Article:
Arts & Entertainment

Press Pass: Lindi Ortega

There’s a big difference between “old country” and “new country,” as alt-country singer-songwriter Lindi Ortega sees it. In the ’60s and ’70s, her heroes were making raw, honest music. The unmistakable voices of rootsy songstresses like Dolly Parton and Tammy Wynette brought variety to the field. Gritty storytelling came by way of outlaw country bandits like Johnny Cash.

“You just don’t hear stuff like that,” Ortega said jokingly, recalling Cash’s “Folsom Prison Blues.” “People aren’t really writing these fictitious murder ballads so much.”

The recordings, the ones Ortega first heard her mother play when she was a child, were wonderfully unpolished; background sounds and slight imperfections lent a live quality. Newer country music, Ortega said, is more polished, less distinct, and more “pop-oriented.” It’s a genre she’s only tied to by chronology. She’s a country artist in the modern day, but her kinship is to those now silent voices.

She moved to Nashville last year from her native Toronto, seizing the opportunity to walk in the footsteps of her music idols and take in the history of the country music capital. And she read the biographies and autobiographies of Nashville stars like Hank Williams and Patsy Cline. She also hit the road in support of her debut album Little Red Boots, an album that earned both critical praise and a JUNO award nomination in Canada. The experiences became the inspiration for her sophomore effort Cigarettes and Truckstops, released earlier this month.

She latched onto the life story of Williams first, reading of the impact Alabama bluesman Rufus “Tee-Tot” Payne had on his music. She dove into the catalogs of blues legends like Lead Belly and Robert Johnson, and the blues began to trickle into her own music.

“I realized as I was writing, some of my chord progressions and some of my melodies were kind of taking on a bit of a blues feel, as well as the strong country themes and influences that I have. I thought it was cool that my music was evolving that way,” Ortega said. She was once likened to “the love child of Johnny Cash and Nancy Sinatra.” If that’s the case, then those boots made for walking had spurs on her latest release.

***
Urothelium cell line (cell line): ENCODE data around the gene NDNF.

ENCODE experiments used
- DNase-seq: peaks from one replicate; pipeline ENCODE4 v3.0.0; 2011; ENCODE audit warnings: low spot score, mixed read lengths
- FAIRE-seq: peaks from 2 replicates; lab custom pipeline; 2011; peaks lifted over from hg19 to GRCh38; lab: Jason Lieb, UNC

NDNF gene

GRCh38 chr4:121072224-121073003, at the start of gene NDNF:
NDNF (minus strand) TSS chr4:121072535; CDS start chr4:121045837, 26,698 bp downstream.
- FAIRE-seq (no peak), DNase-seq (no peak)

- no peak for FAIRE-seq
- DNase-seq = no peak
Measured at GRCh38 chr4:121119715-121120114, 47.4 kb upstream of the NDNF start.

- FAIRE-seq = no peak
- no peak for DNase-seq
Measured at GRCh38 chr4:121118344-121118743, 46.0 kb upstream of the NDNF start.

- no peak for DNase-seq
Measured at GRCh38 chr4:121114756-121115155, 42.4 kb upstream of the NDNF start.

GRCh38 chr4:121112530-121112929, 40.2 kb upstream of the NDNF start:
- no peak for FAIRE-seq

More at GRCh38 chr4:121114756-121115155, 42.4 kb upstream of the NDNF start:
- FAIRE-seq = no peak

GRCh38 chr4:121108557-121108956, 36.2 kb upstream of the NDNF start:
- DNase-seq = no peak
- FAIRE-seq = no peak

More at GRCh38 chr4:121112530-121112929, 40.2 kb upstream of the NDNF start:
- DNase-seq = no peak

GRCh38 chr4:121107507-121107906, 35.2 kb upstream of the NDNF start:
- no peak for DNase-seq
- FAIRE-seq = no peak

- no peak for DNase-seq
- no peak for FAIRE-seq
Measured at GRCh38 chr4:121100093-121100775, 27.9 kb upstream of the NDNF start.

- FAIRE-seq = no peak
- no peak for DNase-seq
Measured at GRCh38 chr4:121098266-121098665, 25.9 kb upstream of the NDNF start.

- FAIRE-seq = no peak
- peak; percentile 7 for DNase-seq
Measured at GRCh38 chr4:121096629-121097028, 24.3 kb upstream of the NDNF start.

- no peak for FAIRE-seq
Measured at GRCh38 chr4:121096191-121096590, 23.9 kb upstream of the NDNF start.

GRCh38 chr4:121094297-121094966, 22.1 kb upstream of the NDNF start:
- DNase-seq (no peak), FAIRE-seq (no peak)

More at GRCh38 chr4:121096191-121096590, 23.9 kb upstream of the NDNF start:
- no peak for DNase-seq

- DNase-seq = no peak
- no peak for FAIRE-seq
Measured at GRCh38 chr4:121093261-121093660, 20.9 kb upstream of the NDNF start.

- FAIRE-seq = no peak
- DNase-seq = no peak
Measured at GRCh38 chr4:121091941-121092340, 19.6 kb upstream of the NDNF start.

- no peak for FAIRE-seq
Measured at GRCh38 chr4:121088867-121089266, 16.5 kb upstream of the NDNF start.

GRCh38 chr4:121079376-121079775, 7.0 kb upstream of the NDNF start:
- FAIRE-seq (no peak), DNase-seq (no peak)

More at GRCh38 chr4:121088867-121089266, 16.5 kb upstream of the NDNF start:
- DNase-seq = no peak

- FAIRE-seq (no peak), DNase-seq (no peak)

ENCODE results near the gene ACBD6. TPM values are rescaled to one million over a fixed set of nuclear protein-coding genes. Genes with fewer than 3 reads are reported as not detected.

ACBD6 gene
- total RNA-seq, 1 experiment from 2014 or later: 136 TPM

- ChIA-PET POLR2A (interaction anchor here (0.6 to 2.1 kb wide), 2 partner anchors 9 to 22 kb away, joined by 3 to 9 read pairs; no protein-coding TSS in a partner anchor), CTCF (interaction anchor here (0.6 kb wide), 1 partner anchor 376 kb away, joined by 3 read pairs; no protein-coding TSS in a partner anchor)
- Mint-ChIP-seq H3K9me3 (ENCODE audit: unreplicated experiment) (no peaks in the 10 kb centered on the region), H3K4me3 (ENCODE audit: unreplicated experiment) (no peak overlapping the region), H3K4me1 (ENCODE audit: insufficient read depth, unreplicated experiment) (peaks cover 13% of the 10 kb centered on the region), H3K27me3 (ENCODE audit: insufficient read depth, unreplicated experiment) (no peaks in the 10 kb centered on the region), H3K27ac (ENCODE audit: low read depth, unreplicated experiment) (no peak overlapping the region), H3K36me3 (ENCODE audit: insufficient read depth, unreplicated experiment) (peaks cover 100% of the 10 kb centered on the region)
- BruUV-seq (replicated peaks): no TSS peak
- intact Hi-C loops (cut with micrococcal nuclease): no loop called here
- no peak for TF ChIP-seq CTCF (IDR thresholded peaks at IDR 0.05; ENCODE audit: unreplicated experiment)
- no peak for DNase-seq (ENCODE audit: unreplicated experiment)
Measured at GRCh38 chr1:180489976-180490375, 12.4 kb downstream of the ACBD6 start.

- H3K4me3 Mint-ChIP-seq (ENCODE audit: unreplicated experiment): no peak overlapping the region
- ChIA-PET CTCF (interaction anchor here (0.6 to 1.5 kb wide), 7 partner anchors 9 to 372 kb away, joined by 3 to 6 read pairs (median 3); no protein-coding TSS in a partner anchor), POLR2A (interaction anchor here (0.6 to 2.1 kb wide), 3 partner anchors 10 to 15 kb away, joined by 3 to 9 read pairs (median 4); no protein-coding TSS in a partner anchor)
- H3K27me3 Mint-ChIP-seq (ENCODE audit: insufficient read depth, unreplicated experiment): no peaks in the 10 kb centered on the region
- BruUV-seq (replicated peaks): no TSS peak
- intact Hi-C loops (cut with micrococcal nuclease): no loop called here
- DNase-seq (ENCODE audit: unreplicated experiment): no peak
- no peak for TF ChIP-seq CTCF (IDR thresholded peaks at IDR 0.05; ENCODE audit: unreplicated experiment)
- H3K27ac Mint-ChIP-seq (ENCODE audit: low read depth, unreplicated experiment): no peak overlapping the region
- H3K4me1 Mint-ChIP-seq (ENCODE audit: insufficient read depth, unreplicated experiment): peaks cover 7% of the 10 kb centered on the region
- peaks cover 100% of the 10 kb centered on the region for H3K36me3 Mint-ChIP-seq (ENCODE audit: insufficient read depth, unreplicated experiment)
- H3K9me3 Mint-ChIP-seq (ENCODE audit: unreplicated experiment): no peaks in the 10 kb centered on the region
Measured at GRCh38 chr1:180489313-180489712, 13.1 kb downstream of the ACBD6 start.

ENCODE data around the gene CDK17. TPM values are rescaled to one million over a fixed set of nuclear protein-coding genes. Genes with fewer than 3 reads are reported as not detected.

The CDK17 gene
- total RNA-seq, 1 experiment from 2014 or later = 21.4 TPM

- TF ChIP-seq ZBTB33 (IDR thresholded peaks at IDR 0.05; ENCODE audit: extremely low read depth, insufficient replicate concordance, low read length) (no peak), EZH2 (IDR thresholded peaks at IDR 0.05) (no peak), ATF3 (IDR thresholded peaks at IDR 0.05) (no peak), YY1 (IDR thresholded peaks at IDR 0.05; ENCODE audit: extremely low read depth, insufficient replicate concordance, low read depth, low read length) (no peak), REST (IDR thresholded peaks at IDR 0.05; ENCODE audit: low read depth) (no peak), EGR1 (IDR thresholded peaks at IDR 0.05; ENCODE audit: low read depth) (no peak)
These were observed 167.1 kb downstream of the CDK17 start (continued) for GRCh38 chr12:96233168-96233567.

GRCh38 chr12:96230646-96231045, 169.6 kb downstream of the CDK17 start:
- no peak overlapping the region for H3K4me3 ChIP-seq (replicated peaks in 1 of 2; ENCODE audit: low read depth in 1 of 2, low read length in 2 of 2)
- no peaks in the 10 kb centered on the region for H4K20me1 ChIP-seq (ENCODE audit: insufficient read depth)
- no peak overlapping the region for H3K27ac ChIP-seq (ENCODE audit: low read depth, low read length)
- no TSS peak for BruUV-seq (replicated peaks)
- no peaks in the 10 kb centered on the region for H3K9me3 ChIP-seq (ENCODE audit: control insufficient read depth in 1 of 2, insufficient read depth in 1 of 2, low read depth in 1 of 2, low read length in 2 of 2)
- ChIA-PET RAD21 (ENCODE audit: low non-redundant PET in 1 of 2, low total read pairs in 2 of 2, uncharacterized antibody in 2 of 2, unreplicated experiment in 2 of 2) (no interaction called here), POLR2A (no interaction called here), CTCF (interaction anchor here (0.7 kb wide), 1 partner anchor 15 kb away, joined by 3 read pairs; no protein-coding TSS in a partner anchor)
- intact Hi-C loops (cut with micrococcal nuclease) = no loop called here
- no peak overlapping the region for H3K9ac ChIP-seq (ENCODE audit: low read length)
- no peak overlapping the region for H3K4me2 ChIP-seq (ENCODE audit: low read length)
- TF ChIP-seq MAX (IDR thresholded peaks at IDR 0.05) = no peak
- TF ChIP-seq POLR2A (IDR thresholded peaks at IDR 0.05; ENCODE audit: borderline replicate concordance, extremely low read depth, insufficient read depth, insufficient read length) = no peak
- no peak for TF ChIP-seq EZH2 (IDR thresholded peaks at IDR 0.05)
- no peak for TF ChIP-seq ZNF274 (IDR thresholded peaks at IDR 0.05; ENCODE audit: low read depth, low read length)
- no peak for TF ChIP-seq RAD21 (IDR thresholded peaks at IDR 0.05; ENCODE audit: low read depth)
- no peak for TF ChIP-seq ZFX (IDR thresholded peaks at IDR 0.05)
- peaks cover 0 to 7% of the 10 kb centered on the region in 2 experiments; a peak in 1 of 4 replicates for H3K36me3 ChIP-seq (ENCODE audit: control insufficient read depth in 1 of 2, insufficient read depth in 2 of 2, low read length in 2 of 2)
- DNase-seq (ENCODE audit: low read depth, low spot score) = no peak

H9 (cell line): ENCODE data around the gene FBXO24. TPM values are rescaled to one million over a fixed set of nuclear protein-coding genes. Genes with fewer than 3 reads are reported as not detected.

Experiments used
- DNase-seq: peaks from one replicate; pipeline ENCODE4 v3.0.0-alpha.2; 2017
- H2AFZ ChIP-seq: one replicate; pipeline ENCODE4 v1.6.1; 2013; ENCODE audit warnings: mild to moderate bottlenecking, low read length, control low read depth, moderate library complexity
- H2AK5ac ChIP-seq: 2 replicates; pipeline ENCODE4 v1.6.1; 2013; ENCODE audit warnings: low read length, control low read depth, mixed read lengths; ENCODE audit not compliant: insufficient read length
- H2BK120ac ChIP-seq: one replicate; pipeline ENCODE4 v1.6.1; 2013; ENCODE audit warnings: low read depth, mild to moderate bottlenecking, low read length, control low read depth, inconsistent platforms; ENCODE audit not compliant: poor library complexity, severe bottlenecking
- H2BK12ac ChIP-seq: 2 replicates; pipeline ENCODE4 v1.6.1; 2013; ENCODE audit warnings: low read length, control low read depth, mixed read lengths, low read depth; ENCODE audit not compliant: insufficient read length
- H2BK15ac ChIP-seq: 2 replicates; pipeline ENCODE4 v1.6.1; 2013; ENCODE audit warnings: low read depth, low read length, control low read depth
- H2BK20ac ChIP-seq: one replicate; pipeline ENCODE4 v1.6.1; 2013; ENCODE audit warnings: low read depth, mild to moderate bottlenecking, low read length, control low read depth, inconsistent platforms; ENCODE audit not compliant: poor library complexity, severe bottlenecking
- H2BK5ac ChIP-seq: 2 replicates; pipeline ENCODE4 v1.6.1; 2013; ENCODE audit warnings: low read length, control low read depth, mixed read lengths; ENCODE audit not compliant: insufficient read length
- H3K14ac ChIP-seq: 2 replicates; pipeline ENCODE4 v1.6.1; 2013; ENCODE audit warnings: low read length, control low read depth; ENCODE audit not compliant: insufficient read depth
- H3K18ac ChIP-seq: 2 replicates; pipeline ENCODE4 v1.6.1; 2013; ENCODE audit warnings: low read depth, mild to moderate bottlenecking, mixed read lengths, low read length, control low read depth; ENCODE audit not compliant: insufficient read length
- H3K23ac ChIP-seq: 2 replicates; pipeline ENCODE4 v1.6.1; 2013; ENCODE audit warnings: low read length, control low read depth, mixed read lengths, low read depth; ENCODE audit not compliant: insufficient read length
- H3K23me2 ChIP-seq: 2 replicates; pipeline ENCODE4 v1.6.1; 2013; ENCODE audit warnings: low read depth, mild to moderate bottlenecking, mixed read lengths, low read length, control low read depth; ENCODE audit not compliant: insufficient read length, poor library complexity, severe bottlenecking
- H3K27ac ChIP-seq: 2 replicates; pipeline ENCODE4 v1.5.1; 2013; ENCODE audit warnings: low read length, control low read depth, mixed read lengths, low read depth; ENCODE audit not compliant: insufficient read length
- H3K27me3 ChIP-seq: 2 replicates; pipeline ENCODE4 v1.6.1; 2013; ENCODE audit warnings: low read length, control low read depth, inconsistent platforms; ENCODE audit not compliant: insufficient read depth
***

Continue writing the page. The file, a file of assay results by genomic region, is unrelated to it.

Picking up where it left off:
Life on the road inspired Ortega’s songwriting on Cigarettes and Truckstops, from the earnest nostalgic ache of the title track that kicks off the album, a tale of tour romance, to the precious ballad “Every Mile of the Ride” that closes the album out. She also finds dark humor in the heartache. The lyrics “you said you’d love me ’til the cows come home; well I’m hoping that they all go blind” open the upbeat, warbling “The Day You Die,” a love-on-the-rocks ditty that seems to wink at the knowledge of her position as an orphan of a bygone era.

She’s back on the road now that Cigarettes and Truckstops is out, this time supporting punk rock band Social Distortion in a tour that will bring her to the 9:30 club next Tuesday and Wednesday.

“A lot of people might raise an eyebrow to that connection,” Ortega admits, but said that the band and its fans have been supportive of what she does.

“I think that [the audience] appreciates people who get on stage and have conviction, and are raw and honest with their music,” Ortega said.

The Man in Black seems to bridge the gap. Social Distortion covers “Ring of Fire” with all its snarling potential, and Ortega puts her spin on “Folsom Prison Blues.”

“This audience is out there to have a great time. They want to rock, so we rock out for them,” Ortega said. “I think we put on a great show. I give my all on that stage every night. I sing my ass off.”

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